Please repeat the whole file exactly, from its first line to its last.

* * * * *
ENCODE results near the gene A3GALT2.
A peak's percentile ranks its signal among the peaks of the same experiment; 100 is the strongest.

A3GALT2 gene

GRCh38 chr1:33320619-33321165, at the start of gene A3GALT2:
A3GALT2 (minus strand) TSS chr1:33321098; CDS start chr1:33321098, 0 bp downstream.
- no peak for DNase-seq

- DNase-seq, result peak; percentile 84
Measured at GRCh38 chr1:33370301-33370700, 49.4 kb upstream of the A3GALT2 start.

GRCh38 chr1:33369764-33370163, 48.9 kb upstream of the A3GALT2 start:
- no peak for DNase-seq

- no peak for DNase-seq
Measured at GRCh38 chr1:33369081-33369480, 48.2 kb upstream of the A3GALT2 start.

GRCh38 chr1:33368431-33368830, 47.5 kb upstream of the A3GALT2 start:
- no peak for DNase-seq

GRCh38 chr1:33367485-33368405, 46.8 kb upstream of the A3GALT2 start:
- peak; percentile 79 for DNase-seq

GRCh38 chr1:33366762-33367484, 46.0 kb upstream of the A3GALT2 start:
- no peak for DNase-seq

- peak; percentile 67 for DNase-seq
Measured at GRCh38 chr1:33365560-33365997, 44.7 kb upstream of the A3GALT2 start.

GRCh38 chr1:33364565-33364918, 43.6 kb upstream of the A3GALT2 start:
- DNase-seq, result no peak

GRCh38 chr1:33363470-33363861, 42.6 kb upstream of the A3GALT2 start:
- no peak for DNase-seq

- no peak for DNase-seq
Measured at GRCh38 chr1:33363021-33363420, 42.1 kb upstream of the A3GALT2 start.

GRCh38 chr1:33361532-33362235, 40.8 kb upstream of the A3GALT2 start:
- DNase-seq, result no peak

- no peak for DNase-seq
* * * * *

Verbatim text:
ENCODE results near the gene A3GALT2.
A peak's percentile ranks its signal among the peaks of the same experiment; 100 is the strongest.

A3GALT2 gene

GRCh38 chr1:33320619-33321165, at the start of gene A3GALT2:
A3GALT2 (minus strand) TSS chr1:33321098; CDS start chr1:33321098, 0 bp downstream.
- no peak for DNase-seq

- DNase-seq, result peak; percentile 84
Measured at GRCh38 chr1:33370301-33370700, 49.4 kb upstream of the A3GALT2 start.

GRCh38 chr1:33369764-33370163, 48.9 kb upstream of the A3GALT2 start:
- no peak for DNase-seq

- no peak for DNase-seq
Measured at GRCh38 chr1:33369081-33369480, 48.2 kb upstream of the A3GALT2 start.

GRCh38 chr1:33368431-33368830, 47.5 kb upstream of the A3GALT2 start:
- no peak for DNase-seq

GRCh38 chr1:33367485-33368405, 46.8 kb upstream of the A3GALT2 start:
- peak; percentile 79 for DNase-seq

GRCh38 chr1:33366762-33367484, 46.0 kb upstream of the A3GALT2 start:
- no peak for DNase-seq

- peak; percentile 67 for DNase-seq
Measured at GRCh38 chr1:33365560-33365997, 44.7 kb upstream of the A3GALT2 start.

GRCh38 chr1:33364565-33364918, 43.6 kb upstream of the A3GALT2 start:
- DNase-seq, result no peak

GRCh38 chr1:33363470-33363861, 42.6 kb upstream of the A3GALT2 start:
- no peak for DNase-seq

- no peak for DNase-seq
Measured at GRCh38 chr1:33363021-33363420, 42.1 kb upstream of the A3GALT2 start.

GRCh38 chr1:33361532-33362235, 40.8 kb upstream of the A3GALT2 start:
- DNase-seq, result no peak

- no peak for DNase-seq